Thus my point that large amounts of people writing about technology, nowadays, tend to have little technical knowledge themselves. Or a very superficial understanding of the subject matter at best. So I find it hilarious when you lecture others on the realities of an industry with which you have no direct involvement.


Cheers.

PS. Actually I'm a computer architect, working for a rather large fabless outfit. Not that it matters, since arguments to authority are fallacies. Esp. on the internet.

Reply Score: 4

RE: Hefty price?
by vidarh on Mon 24th Oct 2011 08:20 UTC in reply to "Hefty price?"
vidarh Member since:
2011-10-14

The expensive part is where the hardware is manufactured in really small volumes because it's a niche product. Not a terribly big deal, as the current and potential market for AmigaOS compatible hardware isn't particularly price sensitive these days - people who want something cheap have either left or gone for AROS or MorphOS.

Reply Score: 2

RE[2]: Hefty price?
by zima on Fri 28th Oct 2011 10:24 UTC in reply to "RE: Hefty price?"
zima Member since:
2005-07-06

MorphOS also had this problem for most of its existence; certainly in times when it was almost making some noise. Meanwhile, AROS wasn't usable (even now it barely is)

This phenomena, targeting niche & expensive routes of hardware, seemingly almost as if on some kind of principle, isn't just "not a terribly big deal, as..." - it's what hammered the nail in the coffin of Amiga, over the last ~1.5 decade.
A major reason for the following enjoyed by Amiga, in some places, is because it was a damn good deal.

Reply Score: 2

Awesome.
by Thom_Holwerda on Sun 23rd Oct 2011 18:02 UTC
Thom_Holwerda
Member since:
2005-06-29

I'm watching Trevor's talk right now about the development of the X1000... This is really good stuff.

http://www.amiwest.net/broadcast/index.html

Reply Score: 4

RE: Awesome.
by kragil on Sun 23rd Oct 2011 18:25 UTC in reply to "Awesome."
kragil Member since:
2006-01-04

Strangely I was forwarded to some strange domainhoster. Had to use a different browser.

Anyways stream is at
http://stream.ziaspace.com:8000/;stream.nsv

Reply Score: 2

RE: Awesome.
by antidroid on Sun 23rd Oct 2011 19:26 UTC in reply to "Awesome."
antidroid Member since:
2010-01-05

I heard something about three more contracts with Verisys during the X1000 presentation today.

Seems this group is going to be around much longer than
has been predicted several times. Good for them.

Reply Score: 1

AmigaOne X1000 @ almost 2500$ WOW
by ronaldst on Sun 23rd Oct 2011 20:12 UTC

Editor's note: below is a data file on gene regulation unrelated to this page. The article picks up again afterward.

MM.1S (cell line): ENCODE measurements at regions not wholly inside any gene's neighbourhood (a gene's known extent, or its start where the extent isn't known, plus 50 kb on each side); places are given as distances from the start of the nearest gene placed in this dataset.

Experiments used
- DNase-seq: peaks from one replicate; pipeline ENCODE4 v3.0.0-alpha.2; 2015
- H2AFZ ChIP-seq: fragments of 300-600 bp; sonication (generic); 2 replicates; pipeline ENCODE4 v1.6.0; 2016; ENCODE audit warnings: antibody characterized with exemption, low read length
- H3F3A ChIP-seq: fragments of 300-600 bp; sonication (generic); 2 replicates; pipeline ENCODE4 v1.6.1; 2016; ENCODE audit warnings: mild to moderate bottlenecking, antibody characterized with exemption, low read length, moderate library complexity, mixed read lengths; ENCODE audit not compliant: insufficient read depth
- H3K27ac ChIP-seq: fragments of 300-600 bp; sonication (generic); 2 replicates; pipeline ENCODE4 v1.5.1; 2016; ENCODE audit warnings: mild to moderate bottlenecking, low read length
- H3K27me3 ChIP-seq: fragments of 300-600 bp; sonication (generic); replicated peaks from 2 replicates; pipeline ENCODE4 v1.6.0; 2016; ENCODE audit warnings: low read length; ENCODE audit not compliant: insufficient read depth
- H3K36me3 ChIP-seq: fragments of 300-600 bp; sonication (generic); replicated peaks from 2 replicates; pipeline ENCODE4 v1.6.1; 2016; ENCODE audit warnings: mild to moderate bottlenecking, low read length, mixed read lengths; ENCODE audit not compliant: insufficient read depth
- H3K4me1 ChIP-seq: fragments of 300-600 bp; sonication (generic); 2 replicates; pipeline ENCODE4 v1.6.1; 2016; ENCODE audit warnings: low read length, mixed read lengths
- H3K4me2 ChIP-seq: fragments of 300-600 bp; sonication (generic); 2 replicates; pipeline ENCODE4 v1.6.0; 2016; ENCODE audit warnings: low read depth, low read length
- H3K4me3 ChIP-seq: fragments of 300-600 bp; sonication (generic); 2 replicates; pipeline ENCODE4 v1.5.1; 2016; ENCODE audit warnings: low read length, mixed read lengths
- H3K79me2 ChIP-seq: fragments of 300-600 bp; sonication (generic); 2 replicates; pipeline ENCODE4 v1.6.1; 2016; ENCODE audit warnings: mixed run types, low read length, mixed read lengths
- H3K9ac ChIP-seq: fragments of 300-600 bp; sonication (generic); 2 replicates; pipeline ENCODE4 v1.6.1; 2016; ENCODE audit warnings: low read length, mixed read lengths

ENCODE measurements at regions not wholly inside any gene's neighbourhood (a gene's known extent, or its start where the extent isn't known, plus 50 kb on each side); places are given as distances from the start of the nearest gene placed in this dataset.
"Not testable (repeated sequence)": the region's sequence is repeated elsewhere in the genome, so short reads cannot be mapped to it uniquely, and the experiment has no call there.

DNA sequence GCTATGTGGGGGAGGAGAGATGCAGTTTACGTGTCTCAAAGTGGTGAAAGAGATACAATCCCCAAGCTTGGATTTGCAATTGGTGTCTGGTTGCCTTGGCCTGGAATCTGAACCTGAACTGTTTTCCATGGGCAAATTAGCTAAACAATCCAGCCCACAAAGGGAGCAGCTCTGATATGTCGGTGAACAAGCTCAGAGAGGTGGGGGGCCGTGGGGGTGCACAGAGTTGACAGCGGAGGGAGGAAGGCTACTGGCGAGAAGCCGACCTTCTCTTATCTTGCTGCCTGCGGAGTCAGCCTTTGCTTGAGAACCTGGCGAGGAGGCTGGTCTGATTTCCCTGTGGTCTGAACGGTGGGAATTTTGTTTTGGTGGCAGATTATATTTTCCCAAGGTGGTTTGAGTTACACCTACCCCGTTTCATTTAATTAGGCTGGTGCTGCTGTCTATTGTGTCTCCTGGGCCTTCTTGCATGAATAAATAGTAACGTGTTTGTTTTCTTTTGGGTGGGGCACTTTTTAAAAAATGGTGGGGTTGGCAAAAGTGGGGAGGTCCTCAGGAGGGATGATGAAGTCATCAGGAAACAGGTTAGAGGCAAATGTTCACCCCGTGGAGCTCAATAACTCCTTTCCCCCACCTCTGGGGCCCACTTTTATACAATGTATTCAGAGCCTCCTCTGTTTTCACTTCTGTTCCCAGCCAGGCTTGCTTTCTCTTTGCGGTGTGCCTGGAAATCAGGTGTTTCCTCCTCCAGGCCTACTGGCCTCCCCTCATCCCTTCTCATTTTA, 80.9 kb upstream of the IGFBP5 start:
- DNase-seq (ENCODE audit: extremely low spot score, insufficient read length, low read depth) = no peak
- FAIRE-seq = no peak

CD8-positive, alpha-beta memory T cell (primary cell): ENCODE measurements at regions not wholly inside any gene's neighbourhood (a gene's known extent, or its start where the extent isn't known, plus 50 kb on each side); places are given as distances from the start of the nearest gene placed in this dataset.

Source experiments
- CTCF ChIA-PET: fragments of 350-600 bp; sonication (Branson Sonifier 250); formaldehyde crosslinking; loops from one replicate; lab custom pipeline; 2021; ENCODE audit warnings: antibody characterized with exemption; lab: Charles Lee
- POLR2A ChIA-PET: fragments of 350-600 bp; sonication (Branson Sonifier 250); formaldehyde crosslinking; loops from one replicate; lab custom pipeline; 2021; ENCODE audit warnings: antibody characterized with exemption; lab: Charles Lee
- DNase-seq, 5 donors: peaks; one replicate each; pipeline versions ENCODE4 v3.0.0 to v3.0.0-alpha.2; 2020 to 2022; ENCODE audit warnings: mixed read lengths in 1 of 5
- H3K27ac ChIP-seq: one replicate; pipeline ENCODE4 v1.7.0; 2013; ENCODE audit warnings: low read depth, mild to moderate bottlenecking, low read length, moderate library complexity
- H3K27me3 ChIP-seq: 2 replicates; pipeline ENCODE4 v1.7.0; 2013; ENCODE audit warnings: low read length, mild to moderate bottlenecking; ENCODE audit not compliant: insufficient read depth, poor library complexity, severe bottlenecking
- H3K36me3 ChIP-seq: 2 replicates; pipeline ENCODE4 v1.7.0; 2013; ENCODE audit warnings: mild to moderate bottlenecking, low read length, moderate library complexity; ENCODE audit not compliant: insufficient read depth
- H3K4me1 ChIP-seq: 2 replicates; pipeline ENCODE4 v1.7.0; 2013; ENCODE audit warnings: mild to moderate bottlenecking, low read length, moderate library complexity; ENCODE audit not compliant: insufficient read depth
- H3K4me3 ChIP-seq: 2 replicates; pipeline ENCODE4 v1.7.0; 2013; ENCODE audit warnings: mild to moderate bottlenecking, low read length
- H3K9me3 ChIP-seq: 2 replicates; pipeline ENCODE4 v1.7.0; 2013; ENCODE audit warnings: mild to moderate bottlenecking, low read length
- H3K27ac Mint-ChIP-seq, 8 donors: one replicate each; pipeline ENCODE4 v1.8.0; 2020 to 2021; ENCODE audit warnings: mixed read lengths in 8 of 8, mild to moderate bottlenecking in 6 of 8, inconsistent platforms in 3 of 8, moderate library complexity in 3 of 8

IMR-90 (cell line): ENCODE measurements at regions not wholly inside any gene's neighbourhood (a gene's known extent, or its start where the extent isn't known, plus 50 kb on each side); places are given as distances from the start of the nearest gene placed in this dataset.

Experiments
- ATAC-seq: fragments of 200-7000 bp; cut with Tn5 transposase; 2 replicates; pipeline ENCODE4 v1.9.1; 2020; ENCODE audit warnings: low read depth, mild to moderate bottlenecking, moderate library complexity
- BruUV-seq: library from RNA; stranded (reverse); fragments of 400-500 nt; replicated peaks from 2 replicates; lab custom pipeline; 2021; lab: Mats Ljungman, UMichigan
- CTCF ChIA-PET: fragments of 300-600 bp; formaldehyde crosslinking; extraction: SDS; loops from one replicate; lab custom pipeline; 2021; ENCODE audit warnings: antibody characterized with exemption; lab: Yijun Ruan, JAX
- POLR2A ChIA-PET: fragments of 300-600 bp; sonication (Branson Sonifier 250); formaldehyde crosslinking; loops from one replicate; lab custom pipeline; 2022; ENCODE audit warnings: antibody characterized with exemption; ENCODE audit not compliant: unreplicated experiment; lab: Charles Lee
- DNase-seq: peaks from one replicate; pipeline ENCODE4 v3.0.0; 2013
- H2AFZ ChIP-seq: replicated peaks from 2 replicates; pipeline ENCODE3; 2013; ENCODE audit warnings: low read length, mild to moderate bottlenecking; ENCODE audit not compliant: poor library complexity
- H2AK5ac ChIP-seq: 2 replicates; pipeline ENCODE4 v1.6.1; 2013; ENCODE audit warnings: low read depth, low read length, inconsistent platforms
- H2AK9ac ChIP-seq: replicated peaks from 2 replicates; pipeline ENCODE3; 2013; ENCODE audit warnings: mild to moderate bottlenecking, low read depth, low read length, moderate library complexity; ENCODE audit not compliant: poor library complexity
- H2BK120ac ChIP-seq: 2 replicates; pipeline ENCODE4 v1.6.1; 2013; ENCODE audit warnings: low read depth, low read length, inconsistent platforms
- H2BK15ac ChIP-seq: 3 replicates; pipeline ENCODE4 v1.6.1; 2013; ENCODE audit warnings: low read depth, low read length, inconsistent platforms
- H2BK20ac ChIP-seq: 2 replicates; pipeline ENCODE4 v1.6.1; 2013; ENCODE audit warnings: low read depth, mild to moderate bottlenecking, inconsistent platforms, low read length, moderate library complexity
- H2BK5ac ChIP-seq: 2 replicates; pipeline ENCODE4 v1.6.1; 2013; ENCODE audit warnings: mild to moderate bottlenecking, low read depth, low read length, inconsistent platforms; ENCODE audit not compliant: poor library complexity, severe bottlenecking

ronaldst
Member since:
2005-06-29

I'm very happy for AmigaOS4 fans but the X1000 doesn't looks like a very good value for something that has a CPU that's EoL and priced like it was high end stuff.

If it came with a custom made casing and everything else to run OOTB then it would be nicer deal. It's even more expensive than previously announced.

Reply Score: 3

vidarh Member since:
2011-10-14

What does it matter if the CPU is EOL? It won't magically disappear from your motherboard because it's EOL, and it's not like it'd have been upgradable even if it wasn't EOL.

And you miss the point. What are the alternatives? The people who will be buying this want a machine that runs AmigaOS 4 that is faster than the existing hardware that runs AmigaOS 4. It's not like an x86 box from the PC shop on the corner offers better value, because it's not fit for their purpose (and most of them probably *do* already have an x86 box *too* to serve other purposes).

Reply Score: 1

tylerdurden Member since:
2009-03-17

The CPU being EOL'd does matter a big deal. Parts availability, for example, it's a crucial issue.

Buying a product which is not only obsolete, but based around terminated parts, even before it hits the shelves seems like a bizarre enterprise.


But that is part of what makes the Amiga... well, the Amiga I guess.

Reply Score: 2

Limebook
by -ujb- on Sun 23rd Oct 2011 20:22 UTC
-ujb-
Member since:
2005-10-21

the AmigaOS netbook will more than probably be a THTF Limebook. It is 5121 based, i.e. e 400MHz e300 chip. Those netbooks were going for 1599 RMB (about 230USD) two years ago.

Some years ago Genesi was evaluating that chip. Initially Genesi and THTF were going to do teh LimpePC project together, but later they went different routes. nevertheless there's quite some "Efika" in the LimePCs. Funny this now returns to OS4.

Reply Score: 2

chipmaker
by fran on Sun 23rd Oct 2011 20:50 UTC
fran
Member since:
2010-08-06

Apple owns the company who supply the PWRficient PA6T-1682M chip..P.A Semi(an end of life basis).

I wonder what other alternatives chips there is on the long run.

PS..Now that we know the real chip supplier is we know why it's so dayum expensive.

Reply Score: 2

RE: chipmaker
by vidarh on Mon 24th Oct 2011 08:26 UTC in reply to "chipmaker"
vidarh Member since: